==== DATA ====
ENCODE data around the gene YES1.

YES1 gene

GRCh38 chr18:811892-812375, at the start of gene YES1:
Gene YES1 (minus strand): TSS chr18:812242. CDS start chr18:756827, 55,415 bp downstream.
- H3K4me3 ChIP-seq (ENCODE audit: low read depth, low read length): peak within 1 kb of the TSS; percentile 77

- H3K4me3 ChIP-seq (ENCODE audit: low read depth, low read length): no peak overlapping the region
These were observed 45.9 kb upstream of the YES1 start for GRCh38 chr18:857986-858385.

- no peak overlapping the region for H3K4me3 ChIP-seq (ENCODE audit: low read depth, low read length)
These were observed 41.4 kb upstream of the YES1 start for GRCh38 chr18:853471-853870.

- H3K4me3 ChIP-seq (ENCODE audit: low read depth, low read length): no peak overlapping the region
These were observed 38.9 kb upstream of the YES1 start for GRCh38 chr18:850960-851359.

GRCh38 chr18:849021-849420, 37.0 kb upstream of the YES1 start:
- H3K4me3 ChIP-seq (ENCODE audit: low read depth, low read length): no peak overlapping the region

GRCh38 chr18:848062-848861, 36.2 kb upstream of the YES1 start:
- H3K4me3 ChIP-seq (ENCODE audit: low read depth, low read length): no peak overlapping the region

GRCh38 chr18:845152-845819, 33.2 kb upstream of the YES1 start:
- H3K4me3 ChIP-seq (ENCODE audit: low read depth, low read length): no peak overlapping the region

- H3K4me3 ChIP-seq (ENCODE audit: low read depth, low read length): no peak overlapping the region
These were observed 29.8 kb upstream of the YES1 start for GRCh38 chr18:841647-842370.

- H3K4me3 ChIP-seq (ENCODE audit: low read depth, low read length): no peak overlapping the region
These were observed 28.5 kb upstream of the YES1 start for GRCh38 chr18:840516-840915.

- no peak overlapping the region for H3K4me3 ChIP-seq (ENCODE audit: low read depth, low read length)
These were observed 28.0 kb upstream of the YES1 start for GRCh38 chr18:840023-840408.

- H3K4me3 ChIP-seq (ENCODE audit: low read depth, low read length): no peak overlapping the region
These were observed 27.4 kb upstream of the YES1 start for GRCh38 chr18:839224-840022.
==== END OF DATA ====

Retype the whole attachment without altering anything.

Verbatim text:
ENCODE data around the gene YES1.

YES1 gene

GRCh38 chr18:811892-812375, at the start of gene YES1:
Gene YES1 (minus strand): TSS chr18:812242. CDS start chr18:756827, 55,415 bp downstream.
- H3K4me3 ChIP-seq (ENCODE audit: low read depth, low read length): peak within 1 kb of the TSS; percentile 77

- H3K4me3 ChIP-seq (ENCODE audit: low read depth, low read length): no peak overlapping the region
These were observed 45.9 kb upstream of the YES1 start for GRCh38 chr18:857986-858385.

- no peak overlapping the region for H3K4me3 ChIP-seq (ENCODE audit: low read depth, low read length)
These were observed 41.4 kb upstream of the YES1 start for GRCh38 chr18:853471-853870.

- H3K4me3 ChIP-seq (ENCODE audit: low read depth, low read length): no peak overlapping the region
These were observed 38.9 kb upstream of the YES1 start for GRCh38 chr18:850960-851359.

GRCh38 chr18:849021-849420, 37.0 kb upstream of the YES1 start:
- H3K4me3 ChIP-seq (ENCODE audit: low read depth, low read length): no peak overlapping the region

GRCh38 chr18:848062-848861, 36.2 kb upstream of the YES1 start:
- H3K4me3 ChIP-seq (ENCODE audit: low read depth, low read length): no peak overlapping the region

GRCh38 chr18:845152-845819, 33.2 kb upstream of the YES1 start:
- H3K4me3 ChIP-seq (ENCODE audit: low read depth, low read length): no peak overlapping the region

- H3K4me3 ChIP-seq (ENCODE audit: low read depth, low read length): no peak overlapping the region
These were observed 29.8 kb upstream of the YES1 start for GRCh38 chr18:841647-842370.

- H3K4me3 ChIP-seq (ENCODE audit: low read depth, low read length): no peak overlapping the region
These were observed 28.5 kb upstream of the YES1 start for GRCh38 chr18:840516-840915.

- no peak overlapping the region for H3K4me3 ChIP-seq (ENCODE audit: low read depth, low read length)
These were observed 28.0 kb upstream of the YES1 start for GRCh38 chr18:840023-840408.

- H3K4me3 ChIP-seq (ENCODE audit: low read depth, low read length): no peak overlapping the region
These were observed 27.4 kb upstream of the YES1 start for GRCh38 chr18:839224-840022.